Friday, April 26, 2013

Sapareva Banya

8" x 10"
oil on hardboard
You can view and purchase this painting here.

April's Virtual Paintout location is the country of Bulgaria. I spent several hours cruising around in Google streetview in lots of different cities and small towns, and started to feel like I was in some sort of Cold War time warp, maybe whatever place Boris and Natasha are from. The camera car visited in March, and apparently it was not the beginning of spring, but the tail-end of a cold, grey winter. The sky was usually leaden; the buildings graceless concrete blocks. There was an occasional gem of a church or temple, but even those looked grim in the overcast. Also, on most residential streets, the houses were fronted with metal fences and gates, and had some sort of nasty barbed-wire looking bramble above the windows and doors (like this here).

It turns out those are trellises for vines (I assume grapes). I came across ONE little segment of a town that had been photographed in June, and it was such a transformation! Every house and most commercial buildings were cloaked in gorgeous greenery, which extends over the sidewalks and makes a shady pergola for the pedestrian. Unbelievable difference.

Before I found that, I settled on this scene, because I liked the silverly wet street, and the guy with the horse cart. It was an almost monotone scene: beige, tan, brown, with bits of greenish-blue. That's a real challenge for me, because you know I love color.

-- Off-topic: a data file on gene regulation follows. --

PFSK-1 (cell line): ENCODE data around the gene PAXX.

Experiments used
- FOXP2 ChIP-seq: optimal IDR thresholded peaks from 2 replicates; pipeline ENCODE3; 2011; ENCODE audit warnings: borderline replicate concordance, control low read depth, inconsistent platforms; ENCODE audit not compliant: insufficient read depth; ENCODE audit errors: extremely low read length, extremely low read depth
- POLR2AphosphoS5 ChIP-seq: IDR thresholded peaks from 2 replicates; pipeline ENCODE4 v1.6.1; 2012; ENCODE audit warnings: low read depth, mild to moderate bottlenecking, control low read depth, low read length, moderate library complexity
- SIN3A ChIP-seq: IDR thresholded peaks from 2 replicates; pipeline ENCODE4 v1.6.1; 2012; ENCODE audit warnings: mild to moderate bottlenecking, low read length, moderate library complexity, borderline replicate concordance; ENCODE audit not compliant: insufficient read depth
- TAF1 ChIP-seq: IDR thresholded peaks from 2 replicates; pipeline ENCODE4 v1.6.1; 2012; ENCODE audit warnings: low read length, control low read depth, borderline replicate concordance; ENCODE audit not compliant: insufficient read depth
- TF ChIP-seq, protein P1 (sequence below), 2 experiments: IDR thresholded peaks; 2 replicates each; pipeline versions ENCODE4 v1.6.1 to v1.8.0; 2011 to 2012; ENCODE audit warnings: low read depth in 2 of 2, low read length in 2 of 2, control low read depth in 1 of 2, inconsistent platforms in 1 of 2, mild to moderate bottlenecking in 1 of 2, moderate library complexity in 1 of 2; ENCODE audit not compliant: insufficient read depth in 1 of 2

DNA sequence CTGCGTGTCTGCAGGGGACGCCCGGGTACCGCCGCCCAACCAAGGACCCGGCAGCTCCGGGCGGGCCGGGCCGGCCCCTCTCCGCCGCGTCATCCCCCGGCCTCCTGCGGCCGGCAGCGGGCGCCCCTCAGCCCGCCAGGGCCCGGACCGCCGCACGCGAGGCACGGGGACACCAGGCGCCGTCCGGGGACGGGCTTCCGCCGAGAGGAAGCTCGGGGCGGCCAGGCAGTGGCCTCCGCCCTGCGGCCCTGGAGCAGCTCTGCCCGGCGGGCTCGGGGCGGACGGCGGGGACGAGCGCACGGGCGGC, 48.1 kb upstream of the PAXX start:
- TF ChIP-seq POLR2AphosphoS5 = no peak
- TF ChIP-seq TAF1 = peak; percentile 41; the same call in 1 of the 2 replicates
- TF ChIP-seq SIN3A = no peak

Here's some progress shots:

What I'm doing here is laying down a thin layer of Fleisch Ochre* (a weirdo tube of paint I need to use up) and then wiping off the light parts, instead of painting in the dark parts. Very different approach for me, I kind of like it. Makes the brain do some acrobatics. However, I found the paint dried very quickly, and it was hard to wipe it off.
*I know that sounds like "flesh-colored ochre," but apparently it's named after some guy who discovered a deposit of ochre. Go figure.

Here I dipped a cotton swab in mineral spirits and wiped off the more prominent highlights. You can also see where I scratched in an X-shaped grid line for placement.

Here I added perspective lines and the more technical details, such as the man and horse, with a red pencil. I love the looseness of the underpainting, but needed some architectural guides to firm it up.

Putting in the darkest shadows.

Starting the sun-lit areas.
Most of the way done. I decide that house on the right is too bright, especially the side facing us. Also I don't like the blankness of the street-facing side, so I put in trees. You can see those revisions in the final. This image is a little bright compared to the real life version.


  1. As someone who doesn't paint, it's fascinating to see the different layers in the painting process. Very cool!

    1. I know, it's not like what you'd expect, right? Of course, there are a million different methods...

  2. A great tutorial, Marla. I like the wiping out technique, but usually forget to do it.

    Love the direction your art is taking.

    1. You are very flattering to call it a tutorial! I'm just documenting my steps. But if it's helpful to anyone, then that's a great bonus.

      I feel like I made some kind of big progress on this one.


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